Our stops at PJ’s Pet Store and Fossil leave us crestfallen. But our hopes are lifted by the sight of the late Canadian war hero who doubles in the afterlife as a chocolatier, namely Laura Secord. Amid the sparring scents of vanilla candles and hazelnut chocolate, we advance on a black-smocked girl obscured by a counter full of almond bark to ask about a retirement gift for a co-worker. “I wouldn’t really know,” she says, and makes no move to change that. We stare at her. “It’s too difficult to pick a gift for someone without knowing his interests.”
We keep staring.
Ultimately, the Laura Secord lady says maybe we should think about a picture frame. OK, we ask, where are they? She points, vaguely, at a far corner of the store. We squint in that direction, then swing back to fix her with the same confused looks. At last, our sales “help” reluctantly slides out from behind her barricade and deposits us in front of a picture-frame display. And that’s that.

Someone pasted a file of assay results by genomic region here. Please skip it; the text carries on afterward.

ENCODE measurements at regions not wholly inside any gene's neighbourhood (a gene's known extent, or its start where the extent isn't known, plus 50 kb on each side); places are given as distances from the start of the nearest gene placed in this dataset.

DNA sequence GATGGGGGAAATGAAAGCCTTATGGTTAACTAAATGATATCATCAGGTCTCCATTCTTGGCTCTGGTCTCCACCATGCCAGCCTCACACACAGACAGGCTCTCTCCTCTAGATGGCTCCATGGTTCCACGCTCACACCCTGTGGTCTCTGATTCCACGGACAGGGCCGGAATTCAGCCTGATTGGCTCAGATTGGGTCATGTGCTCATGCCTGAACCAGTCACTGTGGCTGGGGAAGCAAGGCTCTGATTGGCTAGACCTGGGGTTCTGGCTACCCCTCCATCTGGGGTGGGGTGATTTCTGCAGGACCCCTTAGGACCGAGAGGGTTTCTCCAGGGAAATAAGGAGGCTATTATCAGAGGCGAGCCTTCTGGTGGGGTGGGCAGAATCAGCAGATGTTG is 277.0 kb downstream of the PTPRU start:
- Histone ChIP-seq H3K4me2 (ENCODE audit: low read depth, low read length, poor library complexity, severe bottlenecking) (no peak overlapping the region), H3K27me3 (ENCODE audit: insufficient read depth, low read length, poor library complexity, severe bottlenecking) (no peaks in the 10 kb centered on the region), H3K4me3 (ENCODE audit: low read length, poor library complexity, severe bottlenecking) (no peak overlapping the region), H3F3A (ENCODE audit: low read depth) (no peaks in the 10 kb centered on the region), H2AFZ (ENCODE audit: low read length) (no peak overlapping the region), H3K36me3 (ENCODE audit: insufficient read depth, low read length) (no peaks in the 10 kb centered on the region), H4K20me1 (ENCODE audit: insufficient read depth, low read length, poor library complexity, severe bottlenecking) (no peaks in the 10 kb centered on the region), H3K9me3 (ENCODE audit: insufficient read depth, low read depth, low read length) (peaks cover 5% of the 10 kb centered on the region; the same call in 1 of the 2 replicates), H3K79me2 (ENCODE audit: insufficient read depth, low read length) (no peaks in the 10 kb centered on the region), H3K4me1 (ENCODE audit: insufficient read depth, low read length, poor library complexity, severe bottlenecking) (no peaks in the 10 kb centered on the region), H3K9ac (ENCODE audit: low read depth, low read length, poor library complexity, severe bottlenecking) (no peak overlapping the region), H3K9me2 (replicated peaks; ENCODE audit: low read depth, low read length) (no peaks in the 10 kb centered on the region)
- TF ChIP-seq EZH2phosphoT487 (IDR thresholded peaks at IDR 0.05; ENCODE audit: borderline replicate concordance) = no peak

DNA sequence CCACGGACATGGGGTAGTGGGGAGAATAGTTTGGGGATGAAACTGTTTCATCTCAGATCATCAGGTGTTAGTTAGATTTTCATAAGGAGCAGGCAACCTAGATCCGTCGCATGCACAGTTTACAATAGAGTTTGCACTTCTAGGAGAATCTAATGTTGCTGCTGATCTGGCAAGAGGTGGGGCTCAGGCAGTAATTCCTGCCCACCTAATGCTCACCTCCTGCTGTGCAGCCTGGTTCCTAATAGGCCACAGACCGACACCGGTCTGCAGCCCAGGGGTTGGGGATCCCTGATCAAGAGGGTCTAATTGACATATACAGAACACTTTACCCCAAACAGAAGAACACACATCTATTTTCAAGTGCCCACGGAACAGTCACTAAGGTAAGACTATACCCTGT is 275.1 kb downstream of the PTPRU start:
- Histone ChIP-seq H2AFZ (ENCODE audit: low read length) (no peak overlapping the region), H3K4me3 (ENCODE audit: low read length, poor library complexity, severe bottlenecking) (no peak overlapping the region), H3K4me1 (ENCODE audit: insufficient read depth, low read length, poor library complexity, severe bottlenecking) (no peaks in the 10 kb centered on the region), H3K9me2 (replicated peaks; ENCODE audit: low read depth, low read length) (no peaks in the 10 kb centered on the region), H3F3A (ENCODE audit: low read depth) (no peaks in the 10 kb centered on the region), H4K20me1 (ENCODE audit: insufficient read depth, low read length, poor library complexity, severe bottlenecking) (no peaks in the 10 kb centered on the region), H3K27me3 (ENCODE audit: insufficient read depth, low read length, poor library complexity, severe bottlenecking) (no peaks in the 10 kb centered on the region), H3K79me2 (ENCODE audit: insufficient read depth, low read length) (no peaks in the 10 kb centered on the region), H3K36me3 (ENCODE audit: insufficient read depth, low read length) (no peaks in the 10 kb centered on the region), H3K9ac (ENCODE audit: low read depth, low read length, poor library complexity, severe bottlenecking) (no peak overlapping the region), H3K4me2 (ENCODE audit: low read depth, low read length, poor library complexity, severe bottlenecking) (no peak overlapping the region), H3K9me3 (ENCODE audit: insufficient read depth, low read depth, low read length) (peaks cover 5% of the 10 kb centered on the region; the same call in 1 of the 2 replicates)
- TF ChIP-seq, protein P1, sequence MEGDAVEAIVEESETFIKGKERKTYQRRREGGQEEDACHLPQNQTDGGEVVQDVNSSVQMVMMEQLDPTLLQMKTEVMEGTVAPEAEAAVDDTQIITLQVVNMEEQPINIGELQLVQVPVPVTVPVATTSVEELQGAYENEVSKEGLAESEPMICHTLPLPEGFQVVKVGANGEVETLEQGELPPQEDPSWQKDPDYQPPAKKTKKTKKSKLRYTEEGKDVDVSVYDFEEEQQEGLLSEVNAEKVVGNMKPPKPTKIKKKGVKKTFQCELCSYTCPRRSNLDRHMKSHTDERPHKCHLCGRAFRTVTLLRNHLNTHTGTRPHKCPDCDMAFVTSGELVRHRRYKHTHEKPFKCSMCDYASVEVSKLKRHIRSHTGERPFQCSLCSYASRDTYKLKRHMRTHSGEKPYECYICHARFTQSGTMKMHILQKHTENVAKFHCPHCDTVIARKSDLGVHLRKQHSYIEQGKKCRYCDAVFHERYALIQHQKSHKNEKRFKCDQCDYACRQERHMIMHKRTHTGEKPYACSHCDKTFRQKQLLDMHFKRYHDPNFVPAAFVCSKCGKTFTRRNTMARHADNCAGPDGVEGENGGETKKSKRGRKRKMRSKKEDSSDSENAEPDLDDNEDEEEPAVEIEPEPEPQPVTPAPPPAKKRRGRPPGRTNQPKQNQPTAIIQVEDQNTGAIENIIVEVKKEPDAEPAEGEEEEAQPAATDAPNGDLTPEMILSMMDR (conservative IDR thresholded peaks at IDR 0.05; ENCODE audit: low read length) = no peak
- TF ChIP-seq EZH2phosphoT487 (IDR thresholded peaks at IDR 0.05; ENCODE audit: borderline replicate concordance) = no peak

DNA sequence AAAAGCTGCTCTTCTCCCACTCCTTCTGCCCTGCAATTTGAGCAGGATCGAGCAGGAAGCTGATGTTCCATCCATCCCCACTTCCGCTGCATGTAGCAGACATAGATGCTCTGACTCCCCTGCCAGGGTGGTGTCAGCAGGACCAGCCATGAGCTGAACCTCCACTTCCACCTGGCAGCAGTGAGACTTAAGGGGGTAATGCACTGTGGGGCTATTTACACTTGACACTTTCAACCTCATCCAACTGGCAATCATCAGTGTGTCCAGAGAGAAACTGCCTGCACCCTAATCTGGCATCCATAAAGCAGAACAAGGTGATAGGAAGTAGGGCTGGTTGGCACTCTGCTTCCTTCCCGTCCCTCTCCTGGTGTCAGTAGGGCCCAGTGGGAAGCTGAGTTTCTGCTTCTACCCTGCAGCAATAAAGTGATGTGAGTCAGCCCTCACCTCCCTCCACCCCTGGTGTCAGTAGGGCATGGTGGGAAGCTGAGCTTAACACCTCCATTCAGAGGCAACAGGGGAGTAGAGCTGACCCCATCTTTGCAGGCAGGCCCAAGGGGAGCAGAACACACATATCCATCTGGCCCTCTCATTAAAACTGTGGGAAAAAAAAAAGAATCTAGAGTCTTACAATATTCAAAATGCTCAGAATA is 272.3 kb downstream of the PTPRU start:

“No good,” says Brygidyr. “She made it clear from the start that she didn’t really want to help. She didn’t inspire us, she didn’t make suggestions. And even when we’d sort of decided on the frame, she made no suggestion of cross-selling with a retirement greeting card.”